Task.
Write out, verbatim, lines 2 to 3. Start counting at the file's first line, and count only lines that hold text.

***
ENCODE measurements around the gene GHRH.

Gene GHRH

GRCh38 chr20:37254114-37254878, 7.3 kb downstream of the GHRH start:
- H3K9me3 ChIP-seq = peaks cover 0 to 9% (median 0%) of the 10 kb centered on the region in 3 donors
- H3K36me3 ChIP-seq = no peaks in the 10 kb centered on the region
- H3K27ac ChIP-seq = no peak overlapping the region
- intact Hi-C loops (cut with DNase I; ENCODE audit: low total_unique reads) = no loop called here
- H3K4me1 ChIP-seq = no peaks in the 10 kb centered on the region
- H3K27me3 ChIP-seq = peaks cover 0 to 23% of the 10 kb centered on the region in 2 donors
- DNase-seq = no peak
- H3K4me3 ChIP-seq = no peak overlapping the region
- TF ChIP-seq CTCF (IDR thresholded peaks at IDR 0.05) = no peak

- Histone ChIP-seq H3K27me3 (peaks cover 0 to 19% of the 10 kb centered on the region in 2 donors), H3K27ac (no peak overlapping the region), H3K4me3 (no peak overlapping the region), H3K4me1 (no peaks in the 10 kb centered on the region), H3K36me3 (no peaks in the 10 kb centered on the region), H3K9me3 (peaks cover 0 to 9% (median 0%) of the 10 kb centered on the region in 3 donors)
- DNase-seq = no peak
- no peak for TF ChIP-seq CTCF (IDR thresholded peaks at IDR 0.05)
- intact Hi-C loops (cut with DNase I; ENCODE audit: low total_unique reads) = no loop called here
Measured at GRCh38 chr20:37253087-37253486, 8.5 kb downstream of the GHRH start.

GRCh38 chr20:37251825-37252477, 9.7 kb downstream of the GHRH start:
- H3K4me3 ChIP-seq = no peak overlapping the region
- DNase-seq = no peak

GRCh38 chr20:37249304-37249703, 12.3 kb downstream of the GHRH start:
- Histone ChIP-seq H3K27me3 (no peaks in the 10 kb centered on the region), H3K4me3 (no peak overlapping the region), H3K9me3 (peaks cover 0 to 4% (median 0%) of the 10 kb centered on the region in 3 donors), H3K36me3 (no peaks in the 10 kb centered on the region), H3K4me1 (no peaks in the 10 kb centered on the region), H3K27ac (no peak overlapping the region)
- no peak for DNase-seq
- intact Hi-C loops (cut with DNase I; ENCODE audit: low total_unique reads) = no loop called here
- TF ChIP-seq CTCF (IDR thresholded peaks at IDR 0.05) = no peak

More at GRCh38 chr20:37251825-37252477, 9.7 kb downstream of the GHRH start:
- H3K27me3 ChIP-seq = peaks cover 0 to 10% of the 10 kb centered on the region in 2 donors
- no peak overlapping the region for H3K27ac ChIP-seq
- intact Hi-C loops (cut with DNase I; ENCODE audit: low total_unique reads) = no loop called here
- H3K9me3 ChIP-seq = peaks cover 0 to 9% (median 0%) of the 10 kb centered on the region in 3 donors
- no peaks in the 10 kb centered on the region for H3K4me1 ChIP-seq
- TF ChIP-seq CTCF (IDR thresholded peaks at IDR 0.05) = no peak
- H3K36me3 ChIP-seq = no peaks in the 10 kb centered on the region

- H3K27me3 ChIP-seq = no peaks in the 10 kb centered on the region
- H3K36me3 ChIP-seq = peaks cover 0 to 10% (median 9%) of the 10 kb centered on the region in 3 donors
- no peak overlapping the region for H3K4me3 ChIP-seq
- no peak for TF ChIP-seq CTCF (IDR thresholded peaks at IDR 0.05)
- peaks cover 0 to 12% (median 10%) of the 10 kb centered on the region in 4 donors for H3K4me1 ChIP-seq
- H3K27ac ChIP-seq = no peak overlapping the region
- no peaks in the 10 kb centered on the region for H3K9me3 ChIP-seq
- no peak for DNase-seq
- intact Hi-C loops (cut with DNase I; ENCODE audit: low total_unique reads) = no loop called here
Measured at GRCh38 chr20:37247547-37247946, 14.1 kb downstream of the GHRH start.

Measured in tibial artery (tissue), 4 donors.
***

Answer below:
Gene GHRH

GRCh38 chr20:37254114-37254878, 7.3 kb downstream of the GHRH start: